More than 1,500 people overflowed the Ballard High School gym last Sunday, June 23, filling to capacity the un-air-conditioned building on one of the hottest afternoons of the year. It was a tremendous testament to the impact the unresolved shooting deaths of Mary Cooper, 56, and Susanna Stodden, 27, had on the Green Lake and Ravenna neighborhoods where they lived, as well as the city, the region and the state.
The path they chose
Cooper, a beloved librarian at Wedgwood's Alternative Elementary School No. 2, and Stodden, who was to become a teaching intern at the University Child Development School in August, were killed while hiking the Pinnacle Lake Trail near Mount Pilchuck in the Mount Baker-Snoqualmie National Forest. These were the kind of socially contributing citizens every area wants to have. They were killed by a person, or persons, unknown; the kind of citizen every area wants to root out.
Not all of the 1,500 at the memorial service knew the two murdered women. But they knew about them.
They knew that these women went into the forests for which Washington is famed, looking for the renewal that closeness to nature gives us all. They were trading, for a while, the hectic, urban society for a slower, more nurturing environment. They were embracing the cathedral of greenery and shade and streams and vistas of the world around us that are so easy to ignore in our urban lives.
Whoever else chose that same path July 11 were not looking to renew themselves. They chose to put a horrifying slash of murder across that natural refuge, the way less-murderous misfits spray-paint mailboxes and buildings. The suspects made their mark with murder, an act so profoundly obscene that it not only diminishes them, but our entire perception of the outdoors.
It is significant that the perpetrators of this act chose as their victims two, highly competent women exercising their empowerment as emancipated women. They felt free to pursue activities that 50 years ago would have almost always required the presence of male companions.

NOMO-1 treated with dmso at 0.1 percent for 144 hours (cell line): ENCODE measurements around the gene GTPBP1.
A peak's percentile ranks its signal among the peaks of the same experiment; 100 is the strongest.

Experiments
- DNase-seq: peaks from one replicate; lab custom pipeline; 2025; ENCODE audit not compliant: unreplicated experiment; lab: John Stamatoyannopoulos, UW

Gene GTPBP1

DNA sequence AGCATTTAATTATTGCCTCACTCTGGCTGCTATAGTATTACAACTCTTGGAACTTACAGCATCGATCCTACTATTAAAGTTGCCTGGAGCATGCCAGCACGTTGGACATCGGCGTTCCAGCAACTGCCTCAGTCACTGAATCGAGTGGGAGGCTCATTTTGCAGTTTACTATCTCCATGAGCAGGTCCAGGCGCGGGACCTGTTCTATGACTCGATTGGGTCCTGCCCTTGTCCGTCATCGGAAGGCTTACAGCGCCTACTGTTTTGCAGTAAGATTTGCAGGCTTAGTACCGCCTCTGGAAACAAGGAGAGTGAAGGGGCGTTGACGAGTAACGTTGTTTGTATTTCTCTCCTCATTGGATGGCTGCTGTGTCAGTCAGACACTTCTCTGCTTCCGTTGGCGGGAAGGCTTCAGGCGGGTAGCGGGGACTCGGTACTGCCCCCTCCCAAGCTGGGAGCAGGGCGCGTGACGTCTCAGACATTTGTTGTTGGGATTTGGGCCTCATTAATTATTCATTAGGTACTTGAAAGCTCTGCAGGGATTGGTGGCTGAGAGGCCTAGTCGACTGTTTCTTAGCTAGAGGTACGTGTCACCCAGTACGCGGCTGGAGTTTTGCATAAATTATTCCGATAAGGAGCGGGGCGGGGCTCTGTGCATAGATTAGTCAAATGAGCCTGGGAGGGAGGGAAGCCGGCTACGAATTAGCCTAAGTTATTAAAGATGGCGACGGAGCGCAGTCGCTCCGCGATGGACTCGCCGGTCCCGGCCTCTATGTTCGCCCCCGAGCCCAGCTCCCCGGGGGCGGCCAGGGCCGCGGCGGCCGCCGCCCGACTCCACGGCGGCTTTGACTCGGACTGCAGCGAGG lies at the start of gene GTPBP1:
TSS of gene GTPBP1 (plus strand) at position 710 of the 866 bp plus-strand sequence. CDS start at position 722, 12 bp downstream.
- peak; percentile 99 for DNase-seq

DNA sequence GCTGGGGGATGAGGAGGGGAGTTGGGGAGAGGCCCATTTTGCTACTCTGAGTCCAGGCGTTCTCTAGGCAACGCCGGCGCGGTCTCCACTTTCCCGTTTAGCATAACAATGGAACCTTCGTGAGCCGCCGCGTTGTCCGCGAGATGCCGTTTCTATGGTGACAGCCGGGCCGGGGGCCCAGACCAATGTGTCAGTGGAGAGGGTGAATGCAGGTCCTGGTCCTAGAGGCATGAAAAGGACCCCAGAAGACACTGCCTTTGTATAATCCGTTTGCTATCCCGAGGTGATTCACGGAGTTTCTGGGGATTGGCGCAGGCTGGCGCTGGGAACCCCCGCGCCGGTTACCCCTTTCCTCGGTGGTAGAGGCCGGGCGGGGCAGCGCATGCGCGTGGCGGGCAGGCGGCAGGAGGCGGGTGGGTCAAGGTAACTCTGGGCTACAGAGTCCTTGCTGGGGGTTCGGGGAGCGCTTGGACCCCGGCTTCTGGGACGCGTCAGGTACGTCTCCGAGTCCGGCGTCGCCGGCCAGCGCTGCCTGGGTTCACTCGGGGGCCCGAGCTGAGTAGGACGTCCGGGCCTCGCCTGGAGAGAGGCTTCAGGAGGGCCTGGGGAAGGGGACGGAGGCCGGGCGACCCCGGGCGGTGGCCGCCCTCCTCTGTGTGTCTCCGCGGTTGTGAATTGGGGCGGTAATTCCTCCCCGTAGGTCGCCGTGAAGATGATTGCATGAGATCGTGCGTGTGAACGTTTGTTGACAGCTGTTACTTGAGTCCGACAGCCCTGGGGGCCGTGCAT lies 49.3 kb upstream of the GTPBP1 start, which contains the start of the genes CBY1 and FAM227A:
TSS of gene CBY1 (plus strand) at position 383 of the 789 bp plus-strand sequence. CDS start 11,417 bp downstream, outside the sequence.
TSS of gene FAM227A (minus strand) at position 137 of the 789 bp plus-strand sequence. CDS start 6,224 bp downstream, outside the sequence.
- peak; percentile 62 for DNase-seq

However, the presence of 1,500 at their memorial service, and the presence of several hundred at an earlier candlelight vigil at Green Lake, shows clearly that the attacks on personal liberty, freedom and safety this crime represents will be resisted. Area residents - women and men - will continue to trek the mountain and forestland trails that are our common heritage. Unfortunately, now they will all be more wary about who is sharing the trail.
CrimeStoppers of Puget Sound is offering a $1,000 reward for information leading to an arrest and conviction of whomever is responsible for the murders.
The Mountaineers, a Seattle-based outdoors group, has offered a $5,000 reward.
The Snohomish County Sheriff's Office has not identified any suspects so far. This is, it should be noted, a call for information and vigilance, not vigilantism.
A show of solidarity
Mary Cooper and Susanna Stodden were among the best of us. That is at least partly the motivation for the huge turnout on Sunday.
Another reason, I am convinced, is a show of solidarity - a pledge to these women's memories and families and to the people of Washington. It was a highly visible promise that we are not prepared, now or ever, to abandon our mountains and wild lands to thugs, criminals or psychopaths.
Benjamin Franklin said, "They that can give up essential liberty to obtain a little temporary safety deserve neither liberty nor safety."
I believe the 1,500 people at the memorial at Ballard High School were showing that they treasure their liberties and those who exercise them.
I believe those 1,500 have put the thugs, criminals and psychopaths on notice.
I believe there are another 150,000 behind them, and at least another million and a half behind them who are determined that our wild lands will remain free.
The battle has been joined.
Korte Brueckmann can be reached at firstname.lastname@example.org.